Maternal leave is one of the many reasons for the oft-bemoaned wage gap. This gap, seen through the eyes of feminist irrationality, is just the sort of thing to justify fantasies of patriarchal oppression. Sober analysis of the situation would of course lead to the conclusion that the gap is primarily due to women’s choices, but accepting this sobering reality would not be emotionally fulfilling. And so the explanation must be misogynistic discrimination.
Seen in this light, the gap must of course be challenged. This has led feminists to clamour for laws which ensure “equal pay for equal work,” never mind the fact that there is no objective way of measuring what equal work is. If the story of patriarchal oppression were actually true and the wage gap were the result of misogyny, then there could be nothing more destructive to women than a law mandating equal pay. In such a patriarchal fantasy land, the only thing that entices sexist employers to hire women at all is that they can get away with paying them less. If you then managed to mandate equal pay, then no employer would continue to hire women because now discrimination is free.
Reality is of course a different matter. Most employers are not sexists and are quite happy to employ women who have the right skillset. However, such laws lead to women becoming less attractive to employers as they must fear litigation if they don’t promote their female employees often enough or if they pay them less than their male colleagues, even if such pay differences are justified by different performance. All of this stifles economic output, which hurts everyone in the economy, including women.
Thus we can see that many programmes promoted by feminists which were aimed at helping women, are actually harming them. Rational irrationality gives us a good explanation of this phenomenon. Individual feminists and feminist-friendly voters want to help women and have certain pre-conceived notions of what could be done to help women. When such a policy is proposed, they want very much to like it and support it. They prefer believing that the plan will be effective. Deeper questioning and analysis would reveal the plan to be misguided, but the beliefs of any individual feminism-supporter have a negligible influence on whether the proposed policy will be implemented, so the individual cost of irrationality is low, while the collective cost is high. Hence it makes sense for every supporter to be ignorant, even though everyone would be better off if all feminism-supporters faced uncomfortable truths with all of their rational faculties engaged.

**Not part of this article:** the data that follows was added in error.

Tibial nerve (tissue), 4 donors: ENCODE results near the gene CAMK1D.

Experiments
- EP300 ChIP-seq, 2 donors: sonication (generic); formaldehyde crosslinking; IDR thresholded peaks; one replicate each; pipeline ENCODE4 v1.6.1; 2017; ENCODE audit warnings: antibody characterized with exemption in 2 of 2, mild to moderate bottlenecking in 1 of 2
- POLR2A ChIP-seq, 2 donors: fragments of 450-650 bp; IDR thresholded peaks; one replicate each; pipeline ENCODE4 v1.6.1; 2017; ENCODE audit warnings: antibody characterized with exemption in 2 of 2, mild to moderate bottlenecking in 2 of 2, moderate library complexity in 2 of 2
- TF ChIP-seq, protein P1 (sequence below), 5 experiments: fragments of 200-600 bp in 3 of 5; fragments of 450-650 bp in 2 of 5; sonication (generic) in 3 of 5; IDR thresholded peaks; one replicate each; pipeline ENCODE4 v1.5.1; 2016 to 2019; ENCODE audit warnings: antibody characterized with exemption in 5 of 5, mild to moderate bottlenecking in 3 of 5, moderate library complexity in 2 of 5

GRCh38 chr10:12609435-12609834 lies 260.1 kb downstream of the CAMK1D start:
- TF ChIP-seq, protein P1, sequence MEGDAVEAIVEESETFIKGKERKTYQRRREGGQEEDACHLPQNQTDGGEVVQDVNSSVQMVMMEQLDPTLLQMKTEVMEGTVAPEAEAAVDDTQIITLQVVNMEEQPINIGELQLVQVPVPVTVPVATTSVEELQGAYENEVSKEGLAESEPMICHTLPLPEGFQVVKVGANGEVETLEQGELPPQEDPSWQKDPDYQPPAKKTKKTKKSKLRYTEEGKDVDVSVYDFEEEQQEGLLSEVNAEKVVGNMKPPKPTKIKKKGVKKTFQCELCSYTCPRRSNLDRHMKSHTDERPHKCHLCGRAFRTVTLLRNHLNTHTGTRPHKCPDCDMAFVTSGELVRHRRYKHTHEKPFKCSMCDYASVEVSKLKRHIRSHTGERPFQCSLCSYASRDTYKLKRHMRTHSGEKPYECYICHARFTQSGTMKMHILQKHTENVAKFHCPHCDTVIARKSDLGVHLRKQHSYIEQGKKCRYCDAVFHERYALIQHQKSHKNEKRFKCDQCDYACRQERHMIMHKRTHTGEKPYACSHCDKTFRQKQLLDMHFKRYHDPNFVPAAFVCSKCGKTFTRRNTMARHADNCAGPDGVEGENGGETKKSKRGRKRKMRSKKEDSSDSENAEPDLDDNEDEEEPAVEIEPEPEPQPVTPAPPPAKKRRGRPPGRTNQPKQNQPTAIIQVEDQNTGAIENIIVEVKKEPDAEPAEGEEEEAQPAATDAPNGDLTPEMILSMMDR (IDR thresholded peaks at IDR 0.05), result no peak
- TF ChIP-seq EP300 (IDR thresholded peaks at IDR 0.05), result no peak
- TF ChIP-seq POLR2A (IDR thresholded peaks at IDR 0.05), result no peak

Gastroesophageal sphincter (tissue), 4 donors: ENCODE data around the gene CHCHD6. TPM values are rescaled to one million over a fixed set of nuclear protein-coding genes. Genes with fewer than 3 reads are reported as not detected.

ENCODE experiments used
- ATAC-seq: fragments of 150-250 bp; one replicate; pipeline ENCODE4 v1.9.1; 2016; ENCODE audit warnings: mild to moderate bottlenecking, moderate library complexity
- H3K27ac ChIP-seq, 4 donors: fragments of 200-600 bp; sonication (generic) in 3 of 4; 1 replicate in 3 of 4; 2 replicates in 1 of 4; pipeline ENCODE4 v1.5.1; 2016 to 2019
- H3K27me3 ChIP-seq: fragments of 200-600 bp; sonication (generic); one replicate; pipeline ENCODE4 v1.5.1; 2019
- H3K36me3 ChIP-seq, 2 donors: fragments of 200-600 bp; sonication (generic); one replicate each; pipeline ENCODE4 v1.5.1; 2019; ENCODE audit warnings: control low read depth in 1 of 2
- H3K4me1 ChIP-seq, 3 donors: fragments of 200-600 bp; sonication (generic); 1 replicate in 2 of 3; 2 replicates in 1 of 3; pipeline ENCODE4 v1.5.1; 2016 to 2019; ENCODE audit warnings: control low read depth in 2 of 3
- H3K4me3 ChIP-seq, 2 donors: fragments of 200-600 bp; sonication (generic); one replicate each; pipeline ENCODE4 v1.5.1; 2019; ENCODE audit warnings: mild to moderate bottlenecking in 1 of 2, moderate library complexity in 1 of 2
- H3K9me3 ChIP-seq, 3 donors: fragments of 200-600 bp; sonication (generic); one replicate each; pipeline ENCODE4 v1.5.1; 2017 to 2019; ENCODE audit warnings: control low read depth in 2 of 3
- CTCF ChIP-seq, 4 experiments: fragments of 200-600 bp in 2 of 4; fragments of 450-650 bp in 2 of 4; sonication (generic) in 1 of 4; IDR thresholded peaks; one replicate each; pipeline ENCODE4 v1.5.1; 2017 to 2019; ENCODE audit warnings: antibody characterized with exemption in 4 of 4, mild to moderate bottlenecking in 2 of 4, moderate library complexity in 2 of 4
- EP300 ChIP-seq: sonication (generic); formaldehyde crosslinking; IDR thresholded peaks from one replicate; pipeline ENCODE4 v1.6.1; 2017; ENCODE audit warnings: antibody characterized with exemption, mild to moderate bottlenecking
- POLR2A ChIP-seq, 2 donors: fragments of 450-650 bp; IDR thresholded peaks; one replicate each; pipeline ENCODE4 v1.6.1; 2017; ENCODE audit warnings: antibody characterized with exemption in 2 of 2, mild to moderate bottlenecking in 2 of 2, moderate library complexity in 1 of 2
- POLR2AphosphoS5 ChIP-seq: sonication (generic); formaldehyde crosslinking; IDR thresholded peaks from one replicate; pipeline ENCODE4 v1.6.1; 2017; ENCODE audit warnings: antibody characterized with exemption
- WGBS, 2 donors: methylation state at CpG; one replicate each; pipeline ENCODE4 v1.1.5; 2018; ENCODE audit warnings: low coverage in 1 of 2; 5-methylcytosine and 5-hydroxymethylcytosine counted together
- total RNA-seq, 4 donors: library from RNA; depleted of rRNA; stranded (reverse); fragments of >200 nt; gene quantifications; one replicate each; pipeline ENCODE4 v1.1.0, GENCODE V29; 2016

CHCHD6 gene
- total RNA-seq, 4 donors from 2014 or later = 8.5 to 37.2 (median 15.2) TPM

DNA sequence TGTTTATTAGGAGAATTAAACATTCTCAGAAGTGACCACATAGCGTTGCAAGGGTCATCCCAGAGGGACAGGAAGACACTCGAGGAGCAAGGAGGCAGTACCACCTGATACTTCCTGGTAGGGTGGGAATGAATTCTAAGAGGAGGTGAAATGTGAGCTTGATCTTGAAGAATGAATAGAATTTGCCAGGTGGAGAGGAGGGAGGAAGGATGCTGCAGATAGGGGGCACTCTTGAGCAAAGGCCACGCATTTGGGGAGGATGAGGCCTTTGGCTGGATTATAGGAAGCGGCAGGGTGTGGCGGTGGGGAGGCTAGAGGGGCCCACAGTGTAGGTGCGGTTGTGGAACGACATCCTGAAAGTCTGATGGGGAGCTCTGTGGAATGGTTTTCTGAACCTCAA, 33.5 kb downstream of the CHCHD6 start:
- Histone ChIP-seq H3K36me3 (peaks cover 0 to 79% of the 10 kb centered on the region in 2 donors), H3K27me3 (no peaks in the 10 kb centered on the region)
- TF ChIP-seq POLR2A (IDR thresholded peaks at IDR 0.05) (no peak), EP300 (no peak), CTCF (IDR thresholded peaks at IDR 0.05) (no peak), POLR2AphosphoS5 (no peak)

So if this explanation is true, what can be done about this sorry state of affairs? Unfortunately, the rational irrationality model doesn’t give us cause for hope. It suggests that feminists are not merely incidentally irrational, but are irrational for good reason (hence the label “rational irrationality”). Throwing arguments and facts at feminists will not work, since it’s not in their interest to engage in a rational examination of the counter-evidence. Neither will we have much luck convincing politicians. As Upton Sinclair put it, “It is difficult to get a man to understand something, when his salary depends on his not understanding it.” Once we have an anti-feminist society, we will have anti-feminist politicians, and no sooner.
Instead, we need to focus on the underlying economics of feminist irrationality. We need to raise its price or lower its benefit. I don’t see any effective way of achieving the latter. We can’t control other people’s feelings. But there are a number of ways to raise the price of feminist irrationality. Ultimately what we need is to make expressing feminist opinions socially unacceptable. We’ve won once society treats feminism similarly to racism. There would still be feminists out there, but at least they’d keep their bigotry to themselves.
We are still far away from that point, but we we’ve already seen first signs of this on the internet. Increasingly, feminists are called out on their hatred and irrationality in comment sections, forums, and blogs. There are also many things we can do in ordinary life to make feminism costly. We can refuse to associate with people who are vocal about their feminism. In particular, we should avoid any and all romantic involvement with feminists. We should also advise our family and friends to stay away from dating a feminist. No matter how much feminists rant about needing a man like a fish needs a bicycle, at the end of the day, most of them still seek male companionship (and male resources!). If being a feminist significantly narrows down the pool of available men, this may get some feminists to re-evaluate their positions.
Lest we get too smug, we should realize that the rational irrationality model also applies to us. We, too, are vulnerable to believing comfortable myths, especially when it comes to emotionally charged topics where there is little or no punishment for error. We must be especially vigilant in these areas. We want to think the worst of feminism and feminists, so it is of particular importance to always second-guess our knee-jerk reactions.
In summary, the lesson of the irrational rationality model is this: combating feminist irrationality through political means or through appealing to feminists’ better nature is unlikely to work. Rather, we should take a market-based approach to raise the price of irrationality.
This article is also available in Romanian.
 Bryan Caplan – The Myth of the Rational Voter: Why Democracies Choose Bad Policies
For a shorter (and free) introduction, see Wikipedia and Bryan Caplan – Rational Ignorance versus Rational Irrationality
 See Robert O’Hara – Special report: BLS data do not support existence of “wage gap” and Lucian Vâlsan – Gender Pay Gap – Between numbers and propaganda